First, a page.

Non-stop for the next three decades, Hearst painted a picture of the lazy, pot-smoking Mexican, still one of our most insidious prejudices. Simultaneously, he waged a similar racist smear campaign against the Chinese, referring to them as the “Yellow Peril.”
From 1910 to 1920, Hearst’s newspapers would claim that the majority of incidents in which blacks were said to have raped white women, could be traced directly to cocaine. This continued for 10 years until Hearst decided it was not “cocaine-crazed Negros" raping white women – it was now “marijuana-crazed Negros” raping white women.
Hearst’s and other sensational tabloids ran hysterical headlines atop stories portraying the negro and Mexican as frenzied beasts who, under the influence of marijuana, would play anti-white “voodoo-satanic” music (jazz) and heap disrespect and “viciousness” upon the predominantly white readership. Other such offenses resulting from this drug-induced “crime wave” included: stepping on white men’s shadows, looking white people directly in the eye for three seconds or more, looking at a white woman twice, laughing at a white person, etc. For such “crimes,” hundreds of thousands of Mexicans and blacks spent, in aggregate, millions of years in jails, prisons and on chain gangs, under brutal segregation laws that remained in effect throughout the U.S. until the 1950's and ‘60;s. Hearst, through pervasive and repetitive use, pounded the obscure Mexican slang word “marijuana” into the English-speaking American consciousness. Meanwhile, the word “hemp” was discarded and “cannabis,” the scientific term, was ignored and buried.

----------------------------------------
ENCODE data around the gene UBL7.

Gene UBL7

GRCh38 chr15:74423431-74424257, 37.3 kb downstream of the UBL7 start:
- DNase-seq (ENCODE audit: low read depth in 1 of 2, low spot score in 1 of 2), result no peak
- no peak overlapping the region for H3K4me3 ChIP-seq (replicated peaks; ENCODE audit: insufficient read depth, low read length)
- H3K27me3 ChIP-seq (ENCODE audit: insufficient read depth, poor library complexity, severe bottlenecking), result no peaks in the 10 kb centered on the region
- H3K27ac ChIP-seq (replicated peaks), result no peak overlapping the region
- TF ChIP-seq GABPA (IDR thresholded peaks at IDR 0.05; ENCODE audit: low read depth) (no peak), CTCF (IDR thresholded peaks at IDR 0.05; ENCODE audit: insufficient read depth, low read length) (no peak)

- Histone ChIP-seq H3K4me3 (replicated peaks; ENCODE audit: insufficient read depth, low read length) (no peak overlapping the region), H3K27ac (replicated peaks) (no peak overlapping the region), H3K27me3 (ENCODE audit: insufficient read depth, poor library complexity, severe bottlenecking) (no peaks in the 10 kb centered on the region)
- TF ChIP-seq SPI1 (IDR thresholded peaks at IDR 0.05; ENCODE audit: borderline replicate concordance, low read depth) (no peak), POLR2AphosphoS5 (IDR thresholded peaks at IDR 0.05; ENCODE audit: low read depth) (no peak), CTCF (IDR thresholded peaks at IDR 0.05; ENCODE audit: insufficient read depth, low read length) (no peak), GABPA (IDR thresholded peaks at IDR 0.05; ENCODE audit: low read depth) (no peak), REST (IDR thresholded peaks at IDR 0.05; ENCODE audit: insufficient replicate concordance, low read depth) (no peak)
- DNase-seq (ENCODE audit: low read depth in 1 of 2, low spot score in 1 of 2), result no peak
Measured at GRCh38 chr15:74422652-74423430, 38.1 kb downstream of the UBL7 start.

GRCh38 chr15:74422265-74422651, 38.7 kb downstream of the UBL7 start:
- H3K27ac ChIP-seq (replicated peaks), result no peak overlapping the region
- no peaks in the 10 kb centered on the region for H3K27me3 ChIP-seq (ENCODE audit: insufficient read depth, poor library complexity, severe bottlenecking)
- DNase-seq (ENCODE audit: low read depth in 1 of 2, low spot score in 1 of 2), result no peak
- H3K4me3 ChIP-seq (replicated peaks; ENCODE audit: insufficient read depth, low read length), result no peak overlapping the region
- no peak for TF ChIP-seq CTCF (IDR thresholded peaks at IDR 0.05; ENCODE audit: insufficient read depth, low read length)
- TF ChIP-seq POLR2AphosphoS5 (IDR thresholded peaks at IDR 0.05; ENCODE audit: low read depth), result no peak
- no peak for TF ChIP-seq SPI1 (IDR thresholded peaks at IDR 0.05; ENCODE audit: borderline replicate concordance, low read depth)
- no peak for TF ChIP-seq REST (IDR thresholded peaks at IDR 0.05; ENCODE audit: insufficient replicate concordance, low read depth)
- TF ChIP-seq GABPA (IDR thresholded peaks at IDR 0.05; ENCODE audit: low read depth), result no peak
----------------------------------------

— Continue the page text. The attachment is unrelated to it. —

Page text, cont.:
|Anti Marijuana Propaganda
The actual Spanish word for hemp is “cáñamo.” But using a Mexican “Sonoran” colloquialism – marijuana, often Americanized as “marihuana” – guaranteed that few would realize that the proper terms for one of the chief natural medicines, “cannabis,” and for the premiere industrial resource, “hemp,” had been pushed out of the language.
§ The Prohibitive Marijuana Tax.